How to Become a Cryptanalyst [Career & Salary Guide]
Do you enjoy analyzing and breaking codes? If the answer is yes, you should consider a career as a cryptanalyst. In this career guide, we explore everything you need to know about this up-and-coming cybersecurity position, including job responsibilities, average salary, hard and soft skills required — and much more!
What Is a Cryptanalyst?
First, let’s review what this job entails. As Coursera explains, a cryptanalyst is a “professional codebreaker,” with the job title coming from the Greek words kryptós (“hidden”) and analýein (“to analyze”). In this role, a person is responsible for
“analyzing hidden messages by decoding or decrypting data, even without the encryption key.”
Common Cryptanalysis Terms
If you’re interested in cryptanalysis positions, you should familiarize yourself with three important terms:
- Plaintext — This is defined as any type of plain, readable text (messages, documents, emails, files, etc.).
- Ciphertext — This term refers to plaintext that has been transformed, either through encryption, algorithms or ciphers.
- Hashing — This refers to the process of translating a key into a different value or code.
Cryptanalyst vs. Cryptographer vs. Cryptologist
You may have heard of cryptography or cryptology, but they are not the same as cryptanalysis. Let’s explain it all, including the difference between cryptography and cryptanalysis:
- Cryptanalysis – “The decryption and analysis of codes, ciphers or encrypted text. Cryptanalysis uses mathematical formulas to search for algorithm vulnerabilities and break into cryptography or information security systems.”
- Cryptography – “The study of conversion of plaintext (readable format) to ciphertext (non-readable format) i.e. encryption. It is also called the study of encryption.”
- Cryptology – “The study of the conversion of plaintext to ciphertext and vice versa. It is also called the study of encryption and decryption.”
To put it simply, cryptanalysis is the study of breaking codes, cryptography is the study of creating codes and cryptology is the study of both.
What Does a Cryptanalyst Do?
A cryptanalyst is a mathematically focused position centered around protecting data from those who will use it nefariously. “A cryptanalyst develops mathematical methods and codes that protect data from computer hackers,” explains CareerExplorer. “This involves the decryption of a ciphertext into plaintext in order to transmit a message over insecure channels.”
Cryptanalyst Job Description
The specifics of the job will vary depending on the position, but here are some common cryptanalyst job responsibilities, courtesy of Comparitech:
- Protect important information from interception, modification, duplication or deletion
- Evaluate, analyze and target weaknesses in cryptographic security systems and algorithms
- Design strong security systems that prevent vulnerabilities
- Develop statistical and mathematical models that allow you to analyze data and solve security issues
- Test computational models for both accuracy and reliability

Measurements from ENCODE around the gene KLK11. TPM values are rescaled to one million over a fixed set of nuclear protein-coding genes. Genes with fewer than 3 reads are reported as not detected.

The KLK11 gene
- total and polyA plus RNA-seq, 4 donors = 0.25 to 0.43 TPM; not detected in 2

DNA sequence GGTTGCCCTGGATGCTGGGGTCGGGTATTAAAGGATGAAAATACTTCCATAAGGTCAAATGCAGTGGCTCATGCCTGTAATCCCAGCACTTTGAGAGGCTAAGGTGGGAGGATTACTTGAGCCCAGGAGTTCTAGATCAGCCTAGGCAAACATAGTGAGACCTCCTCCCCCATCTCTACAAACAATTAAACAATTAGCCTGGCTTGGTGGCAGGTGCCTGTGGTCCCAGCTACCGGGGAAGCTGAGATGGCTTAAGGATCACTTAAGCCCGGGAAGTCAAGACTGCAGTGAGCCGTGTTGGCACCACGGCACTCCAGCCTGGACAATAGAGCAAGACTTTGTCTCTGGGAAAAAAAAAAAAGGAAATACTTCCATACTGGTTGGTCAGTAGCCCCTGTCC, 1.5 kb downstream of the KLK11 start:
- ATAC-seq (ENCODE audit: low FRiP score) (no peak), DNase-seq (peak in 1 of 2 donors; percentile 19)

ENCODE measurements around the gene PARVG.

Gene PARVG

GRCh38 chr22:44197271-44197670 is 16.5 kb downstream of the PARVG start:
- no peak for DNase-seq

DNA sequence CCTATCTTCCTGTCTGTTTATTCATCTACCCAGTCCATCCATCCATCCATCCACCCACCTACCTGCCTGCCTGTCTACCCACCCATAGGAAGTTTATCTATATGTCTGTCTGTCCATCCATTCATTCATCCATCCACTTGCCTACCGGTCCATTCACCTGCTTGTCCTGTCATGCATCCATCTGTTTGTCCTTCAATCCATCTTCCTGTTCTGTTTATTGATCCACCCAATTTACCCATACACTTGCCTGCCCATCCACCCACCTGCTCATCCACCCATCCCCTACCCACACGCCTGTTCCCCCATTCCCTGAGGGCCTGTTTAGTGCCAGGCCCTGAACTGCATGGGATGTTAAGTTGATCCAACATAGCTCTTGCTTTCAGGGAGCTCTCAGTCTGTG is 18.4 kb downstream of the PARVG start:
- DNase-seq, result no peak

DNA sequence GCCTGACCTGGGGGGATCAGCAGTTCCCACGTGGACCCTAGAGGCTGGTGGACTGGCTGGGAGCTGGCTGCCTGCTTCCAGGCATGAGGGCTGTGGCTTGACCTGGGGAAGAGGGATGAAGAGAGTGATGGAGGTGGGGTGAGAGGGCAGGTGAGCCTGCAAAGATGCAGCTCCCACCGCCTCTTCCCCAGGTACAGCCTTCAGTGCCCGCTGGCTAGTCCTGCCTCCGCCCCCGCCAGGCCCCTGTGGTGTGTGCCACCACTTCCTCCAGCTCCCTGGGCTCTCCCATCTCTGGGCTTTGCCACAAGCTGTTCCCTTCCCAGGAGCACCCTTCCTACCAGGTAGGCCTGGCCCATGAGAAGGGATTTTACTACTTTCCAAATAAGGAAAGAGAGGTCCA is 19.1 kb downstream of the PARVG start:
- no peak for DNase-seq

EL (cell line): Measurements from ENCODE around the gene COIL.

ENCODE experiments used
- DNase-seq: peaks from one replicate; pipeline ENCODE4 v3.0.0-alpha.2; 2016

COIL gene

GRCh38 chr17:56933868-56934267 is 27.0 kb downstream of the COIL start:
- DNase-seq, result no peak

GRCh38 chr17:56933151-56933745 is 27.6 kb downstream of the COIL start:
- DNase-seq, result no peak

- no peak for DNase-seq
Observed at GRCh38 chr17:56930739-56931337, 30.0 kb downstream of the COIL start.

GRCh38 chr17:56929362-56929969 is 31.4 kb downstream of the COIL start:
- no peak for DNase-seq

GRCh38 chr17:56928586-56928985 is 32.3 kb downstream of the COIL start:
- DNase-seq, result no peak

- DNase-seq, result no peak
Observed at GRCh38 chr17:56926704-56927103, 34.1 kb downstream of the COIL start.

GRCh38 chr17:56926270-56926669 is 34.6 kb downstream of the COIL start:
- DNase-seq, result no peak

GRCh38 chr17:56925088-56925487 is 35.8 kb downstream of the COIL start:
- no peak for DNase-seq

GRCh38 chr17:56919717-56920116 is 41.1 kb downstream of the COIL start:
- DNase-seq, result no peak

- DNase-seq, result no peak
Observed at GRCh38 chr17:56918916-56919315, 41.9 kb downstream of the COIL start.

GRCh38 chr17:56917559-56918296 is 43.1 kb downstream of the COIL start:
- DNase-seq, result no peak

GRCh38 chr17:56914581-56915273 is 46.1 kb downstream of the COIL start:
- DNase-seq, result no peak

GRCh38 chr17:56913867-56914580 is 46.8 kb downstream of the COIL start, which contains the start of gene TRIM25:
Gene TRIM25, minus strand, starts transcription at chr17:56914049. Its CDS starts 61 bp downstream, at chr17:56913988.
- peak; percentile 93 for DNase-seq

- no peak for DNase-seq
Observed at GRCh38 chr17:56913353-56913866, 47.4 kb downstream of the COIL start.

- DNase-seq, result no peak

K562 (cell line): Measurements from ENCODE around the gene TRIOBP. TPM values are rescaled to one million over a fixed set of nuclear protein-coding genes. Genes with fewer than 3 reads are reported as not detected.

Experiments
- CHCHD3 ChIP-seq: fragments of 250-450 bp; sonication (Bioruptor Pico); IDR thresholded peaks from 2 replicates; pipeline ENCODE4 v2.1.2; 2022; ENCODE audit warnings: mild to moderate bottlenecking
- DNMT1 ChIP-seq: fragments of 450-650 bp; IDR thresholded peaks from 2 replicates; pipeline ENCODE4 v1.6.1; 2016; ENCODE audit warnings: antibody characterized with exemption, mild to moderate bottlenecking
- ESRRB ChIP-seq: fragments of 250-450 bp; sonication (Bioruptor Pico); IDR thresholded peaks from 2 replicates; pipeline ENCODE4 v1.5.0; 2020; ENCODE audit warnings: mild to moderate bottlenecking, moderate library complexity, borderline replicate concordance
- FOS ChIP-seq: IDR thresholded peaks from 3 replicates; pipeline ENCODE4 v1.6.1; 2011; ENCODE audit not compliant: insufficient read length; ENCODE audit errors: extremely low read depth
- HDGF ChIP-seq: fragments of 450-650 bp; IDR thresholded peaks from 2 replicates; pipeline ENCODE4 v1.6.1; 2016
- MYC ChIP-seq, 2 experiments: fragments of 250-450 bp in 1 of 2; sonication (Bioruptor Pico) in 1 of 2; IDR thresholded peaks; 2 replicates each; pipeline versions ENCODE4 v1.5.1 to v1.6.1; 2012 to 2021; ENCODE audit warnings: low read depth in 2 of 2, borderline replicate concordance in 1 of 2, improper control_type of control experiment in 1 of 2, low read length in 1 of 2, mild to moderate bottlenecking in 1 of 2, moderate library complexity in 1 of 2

- Investigate, research and test new cryptanalysis theories and applications
- Stay up to date on the latest technologies that hackers are using
- Identify, configure, implement and test the latest tools in cryptanalysis
- Develop codes or new coding methods
- Monitor and detect issues in data flow or collection
- Debug and test software programs
- Analyze and decode encrypted messages
Career Paths to Become a Cryptanalyst
In order to become a cryptanalyst, you must first obtain the right education and explore relevant certifications. It’s also important to continue to enhance your knowledge and skills (and stay up to date on the latest trends) even after you secure a position, especially since the cybersecurity world is constantly changing.
Cryptanalyst Education Requirements
In most cases, you need a minimum of a bachelor’s degree in a relevant field, such as cybersecurity, computer programming, computer science, computer engineering, software development or IT. Some employers, however, may require a master’s degree in a related subject. As CareerExplorer points out, many cryptanalysts have advanced degrees (either master’s or doctoral); this is especially important for anyone who would like to teach at the college or university level.
Certifications are important for cybersecurity positions, including cryptanalysts. According to Comparitech, these are the most common ones for this type of position:
- EC-Council’s Certified Encryption Specialist (ECES)
- CISSP – Certified Information Systems Security Professional
- GIAC’s (Global Information Assurance Certification) GPEN certification
- CompTIA Security+
- CEH – Certified Ethical Hacker Certification
- GIAC’s (Global Information Assurance Certification) GPEN certification
- IACRB’s CPT – Certified Penetration Tester
- IACRB’s CEPT – Certified Expert Penetration Tester
- CompTIA’s PenTest+
- EC-Council’s Certified Blockchain Professional (CBP)
If you’re looking to become a cryptanalyst, what types of hard skills do you need to succeed? These are the hard skills employers are typically looking for:
- Knowledge of computer programming languages
- Advanced understanding and command of math
- Knowledge of computer science
- Knowledge of encryption techniques
- Knowledge of key changes and digital systems